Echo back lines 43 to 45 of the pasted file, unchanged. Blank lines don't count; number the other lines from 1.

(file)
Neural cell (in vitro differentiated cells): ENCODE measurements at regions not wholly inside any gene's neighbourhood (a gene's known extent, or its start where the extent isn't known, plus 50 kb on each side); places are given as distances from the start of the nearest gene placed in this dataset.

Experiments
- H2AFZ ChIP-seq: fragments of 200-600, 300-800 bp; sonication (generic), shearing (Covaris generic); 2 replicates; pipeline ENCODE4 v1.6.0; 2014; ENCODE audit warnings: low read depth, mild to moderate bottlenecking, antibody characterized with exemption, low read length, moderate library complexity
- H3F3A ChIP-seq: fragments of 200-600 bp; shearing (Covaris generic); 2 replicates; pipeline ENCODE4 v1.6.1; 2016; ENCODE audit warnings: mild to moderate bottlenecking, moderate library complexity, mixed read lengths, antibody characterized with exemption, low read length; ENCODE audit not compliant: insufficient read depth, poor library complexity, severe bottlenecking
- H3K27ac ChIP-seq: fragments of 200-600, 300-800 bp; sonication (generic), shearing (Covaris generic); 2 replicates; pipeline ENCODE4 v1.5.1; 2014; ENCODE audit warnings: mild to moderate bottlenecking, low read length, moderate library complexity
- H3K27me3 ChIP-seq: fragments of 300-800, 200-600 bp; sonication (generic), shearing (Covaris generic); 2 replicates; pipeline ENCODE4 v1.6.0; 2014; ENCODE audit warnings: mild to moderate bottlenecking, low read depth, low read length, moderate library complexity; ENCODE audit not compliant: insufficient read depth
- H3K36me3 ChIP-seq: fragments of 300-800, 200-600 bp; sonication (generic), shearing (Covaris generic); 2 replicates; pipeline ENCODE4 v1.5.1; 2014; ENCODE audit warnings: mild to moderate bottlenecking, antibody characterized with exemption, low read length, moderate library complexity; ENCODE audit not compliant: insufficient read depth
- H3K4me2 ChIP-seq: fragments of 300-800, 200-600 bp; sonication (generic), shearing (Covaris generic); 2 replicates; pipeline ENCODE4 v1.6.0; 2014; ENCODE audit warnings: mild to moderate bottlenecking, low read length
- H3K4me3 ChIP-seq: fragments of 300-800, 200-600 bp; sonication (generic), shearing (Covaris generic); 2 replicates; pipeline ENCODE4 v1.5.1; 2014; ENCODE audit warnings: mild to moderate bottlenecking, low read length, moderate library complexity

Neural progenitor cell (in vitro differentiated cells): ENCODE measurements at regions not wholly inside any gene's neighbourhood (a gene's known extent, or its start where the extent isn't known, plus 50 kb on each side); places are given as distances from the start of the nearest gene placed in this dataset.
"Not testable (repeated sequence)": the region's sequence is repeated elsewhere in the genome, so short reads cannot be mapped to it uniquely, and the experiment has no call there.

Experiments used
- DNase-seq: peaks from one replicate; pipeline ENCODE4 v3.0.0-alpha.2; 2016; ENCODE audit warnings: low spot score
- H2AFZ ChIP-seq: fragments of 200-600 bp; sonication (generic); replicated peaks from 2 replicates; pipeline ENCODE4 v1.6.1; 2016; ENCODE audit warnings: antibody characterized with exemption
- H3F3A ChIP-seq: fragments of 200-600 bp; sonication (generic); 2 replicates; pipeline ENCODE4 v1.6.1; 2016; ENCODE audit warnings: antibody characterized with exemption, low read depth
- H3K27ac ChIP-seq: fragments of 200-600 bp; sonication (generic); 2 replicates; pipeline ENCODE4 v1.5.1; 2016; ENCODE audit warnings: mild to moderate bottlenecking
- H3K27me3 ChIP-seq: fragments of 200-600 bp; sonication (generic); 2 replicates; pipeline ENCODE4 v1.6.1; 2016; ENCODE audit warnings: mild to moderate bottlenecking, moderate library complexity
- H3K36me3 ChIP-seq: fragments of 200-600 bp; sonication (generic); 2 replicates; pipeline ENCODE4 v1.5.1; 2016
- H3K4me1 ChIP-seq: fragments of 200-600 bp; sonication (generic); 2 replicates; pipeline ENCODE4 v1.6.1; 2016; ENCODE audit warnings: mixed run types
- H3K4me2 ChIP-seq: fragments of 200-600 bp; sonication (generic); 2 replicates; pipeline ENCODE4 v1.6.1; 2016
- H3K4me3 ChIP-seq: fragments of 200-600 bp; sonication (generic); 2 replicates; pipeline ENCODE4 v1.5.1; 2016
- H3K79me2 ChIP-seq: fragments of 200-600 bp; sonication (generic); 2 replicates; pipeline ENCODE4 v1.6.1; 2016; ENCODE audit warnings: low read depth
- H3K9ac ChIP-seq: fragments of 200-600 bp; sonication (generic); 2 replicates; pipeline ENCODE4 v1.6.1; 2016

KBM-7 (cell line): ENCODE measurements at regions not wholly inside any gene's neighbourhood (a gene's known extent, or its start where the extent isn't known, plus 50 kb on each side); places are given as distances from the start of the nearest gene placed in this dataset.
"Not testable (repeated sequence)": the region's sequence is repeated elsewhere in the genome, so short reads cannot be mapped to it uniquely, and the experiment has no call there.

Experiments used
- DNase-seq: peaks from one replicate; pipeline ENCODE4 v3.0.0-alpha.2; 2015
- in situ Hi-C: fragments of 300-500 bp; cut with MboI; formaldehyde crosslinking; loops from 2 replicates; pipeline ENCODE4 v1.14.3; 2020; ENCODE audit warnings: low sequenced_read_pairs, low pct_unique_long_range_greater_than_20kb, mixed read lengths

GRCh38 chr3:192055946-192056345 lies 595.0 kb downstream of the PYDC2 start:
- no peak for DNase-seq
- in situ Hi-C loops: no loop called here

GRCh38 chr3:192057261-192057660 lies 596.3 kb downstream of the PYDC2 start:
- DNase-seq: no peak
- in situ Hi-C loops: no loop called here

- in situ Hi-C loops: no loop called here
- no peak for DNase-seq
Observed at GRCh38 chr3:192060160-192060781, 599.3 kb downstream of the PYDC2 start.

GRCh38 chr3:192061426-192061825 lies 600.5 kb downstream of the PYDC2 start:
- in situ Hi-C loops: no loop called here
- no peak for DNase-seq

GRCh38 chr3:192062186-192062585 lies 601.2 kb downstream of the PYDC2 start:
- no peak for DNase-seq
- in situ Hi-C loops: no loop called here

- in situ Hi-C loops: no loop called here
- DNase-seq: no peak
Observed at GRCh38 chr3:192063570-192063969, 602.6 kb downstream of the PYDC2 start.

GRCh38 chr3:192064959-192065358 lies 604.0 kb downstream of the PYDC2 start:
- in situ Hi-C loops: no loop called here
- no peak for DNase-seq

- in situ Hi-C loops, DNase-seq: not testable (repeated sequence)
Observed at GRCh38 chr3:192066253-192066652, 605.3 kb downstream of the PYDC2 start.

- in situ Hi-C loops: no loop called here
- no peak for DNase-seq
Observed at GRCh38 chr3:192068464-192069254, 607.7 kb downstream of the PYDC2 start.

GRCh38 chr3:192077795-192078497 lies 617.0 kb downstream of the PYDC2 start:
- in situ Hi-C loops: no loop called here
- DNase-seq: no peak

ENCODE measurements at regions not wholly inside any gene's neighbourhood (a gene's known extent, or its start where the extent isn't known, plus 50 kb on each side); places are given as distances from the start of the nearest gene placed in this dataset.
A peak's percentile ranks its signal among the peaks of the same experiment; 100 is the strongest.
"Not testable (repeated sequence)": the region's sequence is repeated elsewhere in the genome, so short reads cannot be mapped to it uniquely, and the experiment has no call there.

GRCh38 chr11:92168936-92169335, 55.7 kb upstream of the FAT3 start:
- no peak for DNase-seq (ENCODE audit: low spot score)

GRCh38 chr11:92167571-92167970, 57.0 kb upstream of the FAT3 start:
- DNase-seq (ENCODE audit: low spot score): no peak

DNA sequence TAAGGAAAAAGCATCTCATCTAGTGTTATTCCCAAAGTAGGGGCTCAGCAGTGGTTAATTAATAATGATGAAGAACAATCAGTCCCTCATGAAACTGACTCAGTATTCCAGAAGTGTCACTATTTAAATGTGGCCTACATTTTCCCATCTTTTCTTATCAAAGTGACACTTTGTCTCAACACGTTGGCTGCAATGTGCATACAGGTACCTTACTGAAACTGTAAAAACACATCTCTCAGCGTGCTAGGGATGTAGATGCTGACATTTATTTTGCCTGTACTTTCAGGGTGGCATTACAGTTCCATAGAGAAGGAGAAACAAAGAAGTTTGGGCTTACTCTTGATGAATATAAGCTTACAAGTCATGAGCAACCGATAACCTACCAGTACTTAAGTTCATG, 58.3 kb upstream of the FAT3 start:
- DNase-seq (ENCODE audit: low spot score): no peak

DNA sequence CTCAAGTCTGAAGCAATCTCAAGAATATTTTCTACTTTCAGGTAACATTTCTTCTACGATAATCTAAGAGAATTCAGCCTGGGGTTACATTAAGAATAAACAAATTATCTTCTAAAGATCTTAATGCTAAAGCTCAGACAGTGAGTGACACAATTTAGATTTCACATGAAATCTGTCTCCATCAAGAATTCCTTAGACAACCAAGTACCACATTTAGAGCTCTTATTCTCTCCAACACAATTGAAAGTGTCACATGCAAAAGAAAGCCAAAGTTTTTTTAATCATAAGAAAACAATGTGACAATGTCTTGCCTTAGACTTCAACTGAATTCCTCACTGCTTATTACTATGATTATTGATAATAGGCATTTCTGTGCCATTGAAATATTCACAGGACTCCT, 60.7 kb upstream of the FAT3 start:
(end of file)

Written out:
- in situ Hi-C loops: no loop called here

- in situ Hi-C loops: no loop called here
- DNase-seq: no peak